[…]

And your Bosniak friends [the ones he earlier mentioned to me] are they different then, are they not like that?

We try to avoid such conversations like the two of us are engaged in now. That means we talk about other things, primarily about work related things. […] You know, when my mobile phone rings a Croat song plays, the one from the recent Eurovision [song contest]. If I went down there I would have to turn it off, you know, so that nobody attacks me at the bar… do you know what I mean?

As becomes evident in the excerpt above, Željko has made a clear decision not to cross sides. His relationships with Bosniaks are restricted to his work. He also strongly wishes that his children do not cross to the Bosniak side, which he justifies with the potential danger that such a crossing implies. In order to strengthen his argument, Željko reminds me about the young Australian man who had been beaten up in East Mostar a few weeks earlier because he wore a Croat football jersey. Although my interlocutors were aware that violent attacks had become rare, they were taken as good reasons why one (or one’s children) should not cross sides.

In Željko’s view, the future for Croats in Mostar looks grim. He believes that the Muslims want to take over the city and that gradually the Croat population will have to emigrate. Željko claims that Mostar was a Croat city before the war but that this is not the case anymore today. This view is interesting if we consider that Croat population in Mostar has steadily grown since the war and that it is most likely that Croats even hold majority status now, while Bosniaks had been the strongest nation before the war (see Chap. 2). Nonetheless, Željko compares the situation in Mostar with the situation in Kosovo, where the Albanian population became the great majority within a few decades and the Serbs remained only as a very small minority. For him, Muslims are not neighbours anymore, because neighbours know what belongs to them and what does not; as Željko argues:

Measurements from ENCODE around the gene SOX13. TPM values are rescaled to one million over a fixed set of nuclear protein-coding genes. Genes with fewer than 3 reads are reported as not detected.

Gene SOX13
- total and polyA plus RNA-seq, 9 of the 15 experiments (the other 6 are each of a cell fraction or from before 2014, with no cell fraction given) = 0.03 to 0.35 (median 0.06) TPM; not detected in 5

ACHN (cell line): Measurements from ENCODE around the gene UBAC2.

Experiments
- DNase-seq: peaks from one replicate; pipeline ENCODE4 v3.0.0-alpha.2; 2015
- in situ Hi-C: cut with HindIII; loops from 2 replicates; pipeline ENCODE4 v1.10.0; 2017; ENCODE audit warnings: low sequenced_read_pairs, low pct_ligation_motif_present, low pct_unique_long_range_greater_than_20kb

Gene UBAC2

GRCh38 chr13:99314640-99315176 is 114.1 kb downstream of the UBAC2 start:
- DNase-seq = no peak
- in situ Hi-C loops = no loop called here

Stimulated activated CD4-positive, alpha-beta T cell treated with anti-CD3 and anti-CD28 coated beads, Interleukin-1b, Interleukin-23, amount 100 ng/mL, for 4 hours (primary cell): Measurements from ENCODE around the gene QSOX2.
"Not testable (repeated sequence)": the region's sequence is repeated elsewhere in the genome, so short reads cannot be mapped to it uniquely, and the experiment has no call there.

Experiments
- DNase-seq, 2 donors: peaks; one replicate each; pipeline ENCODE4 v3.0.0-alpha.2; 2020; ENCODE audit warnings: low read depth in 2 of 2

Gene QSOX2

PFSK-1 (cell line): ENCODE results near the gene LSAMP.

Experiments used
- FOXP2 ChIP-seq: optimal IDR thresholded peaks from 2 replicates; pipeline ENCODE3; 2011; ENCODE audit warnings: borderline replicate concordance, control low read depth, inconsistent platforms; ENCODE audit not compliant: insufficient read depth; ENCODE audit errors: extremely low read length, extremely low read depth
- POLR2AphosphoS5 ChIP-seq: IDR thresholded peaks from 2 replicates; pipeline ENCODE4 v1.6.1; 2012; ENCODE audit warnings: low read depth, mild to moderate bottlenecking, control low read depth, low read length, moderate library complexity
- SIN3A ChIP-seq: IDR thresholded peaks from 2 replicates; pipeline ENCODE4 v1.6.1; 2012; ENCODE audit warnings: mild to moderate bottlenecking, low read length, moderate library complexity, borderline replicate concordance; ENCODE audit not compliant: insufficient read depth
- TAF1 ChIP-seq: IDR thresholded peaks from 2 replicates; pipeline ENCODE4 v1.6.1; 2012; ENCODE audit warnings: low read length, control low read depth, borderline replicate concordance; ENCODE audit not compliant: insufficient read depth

We [Croats] know how to communicate with neighbours here in Herzegovina. Because neighbours know what is theirs and I know what is mine. And that is why it works out so well. But if you don’t know what belongs to whom then nothing works anymore. And I think in the relation between Croats and Muslims, Muslims think that everything is theirs and they don’t know what is theirs. And that is why I am for a third entity!

Here Željko does not contrast the bad neighbourliness (loš komšiluk) with the intact one before the war, as is commonly done, but he instead contrasts the Bosniak understanding of komšiluk with that of Croats’, identifying the former as inferior. This presents a decisive shift in argumentation, since the art of komšiluk in this discourse belongs solely to one nation and not to all, as is usually the case in nostalgic discourse on pre-war Mostar. Željko clearly positions himself against future coexistence and is convinced that 90 % of the Croat population shares his opinion and would opt for a third entity, a Croat entity. In his view, as in the view of the Croat historian introduced in Chap. 3, this is the only viable option for Croats to survive in BiH.